Ultimately, it is the responsibility of the captain of the boat. If the crew person he left at the helm was not capable of handling the boat given the situation, the captain made a bad decision. If the crewmember asked for assistance and was ignored, it was pretty stupid of the captain to not give the assistance requested.
I'd point out that in some situations, the current at a drawbridge might be such that an unskilled person would not know how to or be able to deal with it properly and avoid hitting the bridge. Many sailboats are relatively underpowered and can't deal with heavy current well.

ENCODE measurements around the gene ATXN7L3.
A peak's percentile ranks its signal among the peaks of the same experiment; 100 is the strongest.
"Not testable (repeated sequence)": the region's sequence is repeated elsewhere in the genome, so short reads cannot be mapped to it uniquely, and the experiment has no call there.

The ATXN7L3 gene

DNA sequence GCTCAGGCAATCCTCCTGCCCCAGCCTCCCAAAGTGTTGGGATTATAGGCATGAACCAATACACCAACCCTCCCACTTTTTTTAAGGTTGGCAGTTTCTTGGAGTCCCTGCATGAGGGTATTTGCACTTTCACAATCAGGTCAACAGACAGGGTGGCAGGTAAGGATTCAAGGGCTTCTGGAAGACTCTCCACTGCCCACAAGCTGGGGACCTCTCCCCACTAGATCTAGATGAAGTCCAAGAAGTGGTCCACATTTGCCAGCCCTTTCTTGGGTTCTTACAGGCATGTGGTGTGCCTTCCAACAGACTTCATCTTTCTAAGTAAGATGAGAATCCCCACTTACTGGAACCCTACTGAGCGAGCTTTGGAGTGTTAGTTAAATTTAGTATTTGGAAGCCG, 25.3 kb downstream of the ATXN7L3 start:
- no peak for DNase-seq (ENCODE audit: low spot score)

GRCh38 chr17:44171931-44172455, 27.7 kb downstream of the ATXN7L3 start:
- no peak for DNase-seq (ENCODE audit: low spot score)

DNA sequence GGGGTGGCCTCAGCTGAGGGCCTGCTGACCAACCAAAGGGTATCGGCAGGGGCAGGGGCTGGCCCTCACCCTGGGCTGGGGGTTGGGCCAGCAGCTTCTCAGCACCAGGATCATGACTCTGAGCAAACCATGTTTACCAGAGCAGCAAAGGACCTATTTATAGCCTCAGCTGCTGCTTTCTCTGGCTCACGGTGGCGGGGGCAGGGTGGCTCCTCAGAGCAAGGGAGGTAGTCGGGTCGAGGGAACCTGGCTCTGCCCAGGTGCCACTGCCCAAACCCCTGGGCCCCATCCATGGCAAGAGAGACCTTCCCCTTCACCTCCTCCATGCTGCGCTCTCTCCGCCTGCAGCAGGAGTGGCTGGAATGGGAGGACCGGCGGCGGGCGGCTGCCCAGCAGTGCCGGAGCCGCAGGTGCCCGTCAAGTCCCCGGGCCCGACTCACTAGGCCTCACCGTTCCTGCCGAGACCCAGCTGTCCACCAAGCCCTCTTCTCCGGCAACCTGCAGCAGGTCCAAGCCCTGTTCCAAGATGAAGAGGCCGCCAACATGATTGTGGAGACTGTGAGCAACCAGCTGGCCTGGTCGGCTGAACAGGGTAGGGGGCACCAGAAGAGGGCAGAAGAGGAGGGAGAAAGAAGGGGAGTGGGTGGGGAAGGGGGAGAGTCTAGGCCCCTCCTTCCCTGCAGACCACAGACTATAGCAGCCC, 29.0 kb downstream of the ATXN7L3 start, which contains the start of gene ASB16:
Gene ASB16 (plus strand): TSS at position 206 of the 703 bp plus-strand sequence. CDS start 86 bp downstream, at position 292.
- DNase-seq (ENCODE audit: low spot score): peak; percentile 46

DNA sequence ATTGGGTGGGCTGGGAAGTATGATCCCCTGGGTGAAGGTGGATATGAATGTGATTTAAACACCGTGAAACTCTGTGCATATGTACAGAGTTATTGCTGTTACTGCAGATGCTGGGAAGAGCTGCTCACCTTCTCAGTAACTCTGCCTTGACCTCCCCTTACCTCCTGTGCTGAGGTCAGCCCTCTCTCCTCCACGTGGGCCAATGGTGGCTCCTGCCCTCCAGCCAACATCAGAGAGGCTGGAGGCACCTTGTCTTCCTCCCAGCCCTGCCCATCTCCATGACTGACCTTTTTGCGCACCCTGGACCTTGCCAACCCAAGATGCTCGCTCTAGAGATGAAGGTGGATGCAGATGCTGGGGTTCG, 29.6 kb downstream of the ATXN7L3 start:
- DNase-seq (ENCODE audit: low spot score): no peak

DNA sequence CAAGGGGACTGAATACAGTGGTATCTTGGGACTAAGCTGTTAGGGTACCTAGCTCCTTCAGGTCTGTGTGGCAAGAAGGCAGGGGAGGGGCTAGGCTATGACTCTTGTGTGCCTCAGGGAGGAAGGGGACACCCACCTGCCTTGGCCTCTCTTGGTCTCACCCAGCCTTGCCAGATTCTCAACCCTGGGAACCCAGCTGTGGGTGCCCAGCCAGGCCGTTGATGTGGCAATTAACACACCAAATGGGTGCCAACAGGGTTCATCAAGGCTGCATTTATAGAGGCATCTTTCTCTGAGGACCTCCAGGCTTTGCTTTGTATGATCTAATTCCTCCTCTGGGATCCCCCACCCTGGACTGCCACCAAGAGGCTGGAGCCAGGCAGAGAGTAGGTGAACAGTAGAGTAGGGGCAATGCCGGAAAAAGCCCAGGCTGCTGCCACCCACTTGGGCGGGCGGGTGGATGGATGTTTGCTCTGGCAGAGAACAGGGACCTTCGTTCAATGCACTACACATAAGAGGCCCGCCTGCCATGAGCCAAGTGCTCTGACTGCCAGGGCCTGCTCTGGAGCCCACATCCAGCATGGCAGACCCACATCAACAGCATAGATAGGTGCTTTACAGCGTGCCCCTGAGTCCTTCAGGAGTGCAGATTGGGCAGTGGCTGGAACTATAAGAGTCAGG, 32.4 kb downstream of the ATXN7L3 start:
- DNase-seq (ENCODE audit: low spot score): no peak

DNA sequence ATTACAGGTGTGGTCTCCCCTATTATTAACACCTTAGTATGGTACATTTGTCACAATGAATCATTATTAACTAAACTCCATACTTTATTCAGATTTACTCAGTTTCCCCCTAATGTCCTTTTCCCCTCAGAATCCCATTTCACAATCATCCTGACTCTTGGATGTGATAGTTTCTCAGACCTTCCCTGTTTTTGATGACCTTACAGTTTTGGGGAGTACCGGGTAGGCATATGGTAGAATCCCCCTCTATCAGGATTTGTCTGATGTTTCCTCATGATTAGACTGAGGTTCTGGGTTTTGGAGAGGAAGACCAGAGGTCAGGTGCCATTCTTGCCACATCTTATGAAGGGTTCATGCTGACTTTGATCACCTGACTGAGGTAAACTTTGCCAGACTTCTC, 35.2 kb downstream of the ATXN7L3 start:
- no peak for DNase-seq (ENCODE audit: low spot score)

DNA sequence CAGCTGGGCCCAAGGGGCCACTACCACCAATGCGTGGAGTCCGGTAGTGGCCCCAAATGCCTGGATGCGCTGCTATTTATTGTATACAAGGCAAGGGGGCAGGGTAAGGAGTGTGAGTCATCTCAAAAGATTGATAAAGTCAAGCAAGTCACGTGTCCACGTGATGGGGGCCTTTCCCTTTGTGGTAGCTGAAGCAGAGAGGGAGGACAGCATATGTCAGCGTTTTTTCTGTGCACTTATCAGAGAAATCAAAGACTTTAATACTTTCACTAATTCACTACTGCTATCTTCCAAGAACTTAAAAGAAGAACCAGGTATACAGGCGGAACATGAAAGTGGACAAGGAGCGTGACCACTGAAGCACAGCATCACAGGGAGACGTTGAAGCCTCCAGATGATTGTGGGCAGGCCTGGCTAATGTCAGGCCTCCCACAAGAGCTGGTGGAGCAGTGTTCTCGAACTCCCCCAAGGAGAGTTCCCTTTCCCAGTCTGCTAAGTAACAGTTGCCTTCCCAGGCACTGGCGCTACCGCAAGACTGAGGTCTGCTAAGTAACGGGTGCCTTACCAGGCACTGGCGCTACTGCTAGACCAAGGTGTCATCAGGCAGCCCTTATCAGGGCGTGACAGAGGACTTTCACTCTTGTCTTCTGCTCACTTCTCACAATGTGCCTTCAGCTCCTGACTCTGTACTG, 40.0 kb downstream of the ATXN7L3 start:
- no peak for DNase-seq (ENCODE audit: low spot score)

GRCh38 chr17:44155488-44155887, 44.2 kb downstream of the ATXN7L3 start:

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You know what the first rule of sailing is? ...Love. You can learn all the math in the 'verse, but you take
a boat to the sea you don't love, she'll shake you off just as sure as the turning of the worlds. Love keeps
her going when she oughta fall down, tells you she's hurting 'fore she keens. Makes her a home.
—Cpt. Mal Reynolds, Serenity (edited)
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Still—DON'T READ THAT POST AGAIN.